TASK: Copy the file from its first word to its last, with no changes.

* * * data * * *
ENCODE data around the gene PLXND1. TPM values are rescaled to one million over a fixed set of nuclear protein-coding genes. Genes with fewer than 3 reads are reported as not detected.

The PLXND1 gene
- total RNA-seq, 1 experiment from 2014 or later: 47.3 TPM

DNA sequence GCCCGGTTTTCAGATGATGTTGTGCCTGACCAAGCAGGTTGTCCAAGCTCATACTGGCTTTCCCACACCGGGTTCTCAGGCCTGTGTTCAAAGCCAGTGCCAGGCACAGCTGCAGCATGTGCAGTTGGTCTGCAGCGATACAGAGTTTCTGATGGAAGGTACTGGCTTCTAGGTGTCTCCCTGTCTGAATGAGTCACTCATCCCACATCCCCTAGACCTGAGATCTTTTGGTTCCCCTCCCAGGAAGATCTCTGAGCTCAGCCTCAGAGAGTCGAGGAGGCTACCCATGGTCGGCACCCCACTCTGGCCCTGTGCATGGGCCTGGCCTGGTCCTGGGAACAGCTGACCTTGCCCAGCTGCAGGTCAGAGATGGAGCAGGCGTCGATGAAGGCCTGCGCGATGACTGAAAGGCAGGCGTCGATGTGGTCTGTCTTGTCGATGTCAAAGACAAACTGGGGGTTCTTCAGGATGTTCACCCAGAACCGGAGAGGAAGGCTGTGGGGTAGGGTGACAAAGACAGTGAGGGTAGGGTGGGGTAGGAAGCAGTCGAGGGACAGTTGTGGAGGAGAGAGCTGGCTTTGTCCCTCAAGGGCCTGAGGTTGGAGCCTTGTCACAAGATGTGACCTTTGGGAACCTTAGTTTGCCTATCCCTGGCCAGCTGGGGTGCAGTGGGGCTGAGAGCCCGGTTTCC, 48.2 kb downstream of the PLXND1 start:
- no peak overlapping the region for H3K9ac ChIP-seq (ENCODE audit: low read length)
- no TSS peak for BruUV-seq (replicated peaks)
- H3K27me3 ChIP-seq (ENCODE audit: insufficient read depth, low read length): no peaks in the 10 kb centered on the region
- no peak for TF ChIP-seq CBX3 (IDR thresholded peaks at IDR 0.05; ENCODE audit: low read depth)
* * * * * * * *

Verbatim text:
ENCODE data around the gene PLXND1. TPM values are rescaled to one million over a fixed set of nuclear protein-coding genes. Genes with fewer than 3 reads are reported as not detected.

The PLXND1 gene
- total RNA-seq, 1 experiment from 2014 or later: 47.3 TPM

DNA sequence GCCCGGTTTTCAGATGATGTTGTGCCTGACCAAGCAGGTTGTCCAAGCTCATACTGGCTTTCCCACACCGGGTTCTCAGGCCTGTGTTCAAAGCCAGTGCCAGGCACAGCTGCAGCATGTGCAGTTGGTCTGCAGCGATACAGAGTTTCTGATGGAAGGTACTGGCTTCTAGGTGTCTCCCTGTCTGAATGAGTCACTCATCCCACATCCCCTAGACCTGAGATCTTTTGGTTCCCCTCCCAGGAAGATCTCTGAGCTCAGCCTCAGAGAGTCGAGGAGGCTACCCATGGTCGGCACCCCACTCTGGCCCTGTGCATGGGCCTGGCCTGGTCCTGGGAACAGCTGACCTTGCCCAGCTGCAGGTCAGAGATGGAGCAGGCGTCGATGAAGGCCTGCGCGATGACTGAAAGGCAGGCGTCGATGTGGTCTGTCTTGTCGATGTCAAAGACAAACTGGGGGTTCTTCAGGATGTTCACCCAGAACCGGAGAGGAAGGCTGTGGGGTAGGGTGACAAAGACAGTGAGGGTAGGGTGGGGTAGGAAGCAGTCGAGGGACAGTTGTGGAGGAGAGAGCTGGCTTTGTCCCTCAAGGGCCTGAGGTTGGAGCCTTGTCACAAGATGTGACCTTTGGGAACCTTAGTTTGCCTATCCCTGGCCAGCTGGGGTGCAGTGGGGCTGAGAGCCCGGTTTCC, 48.2 kb downstream of the PLXND1 start:
- no peak overlapping the region for H3K9ac ChIP-seq (ENCODE audit: low read length)
- no TSS peak for BruUV-seq (replicated peaks)
- H3K27me3 ChIP-seq (ENCODE audit: insufficient read depth, low read length): no peaks in the 10 kb centered on the region
- no peak for TF ChIP-seq CBX3 (IDR thresholded peaks at IDR 0.05; ENCODE audit: low read depth)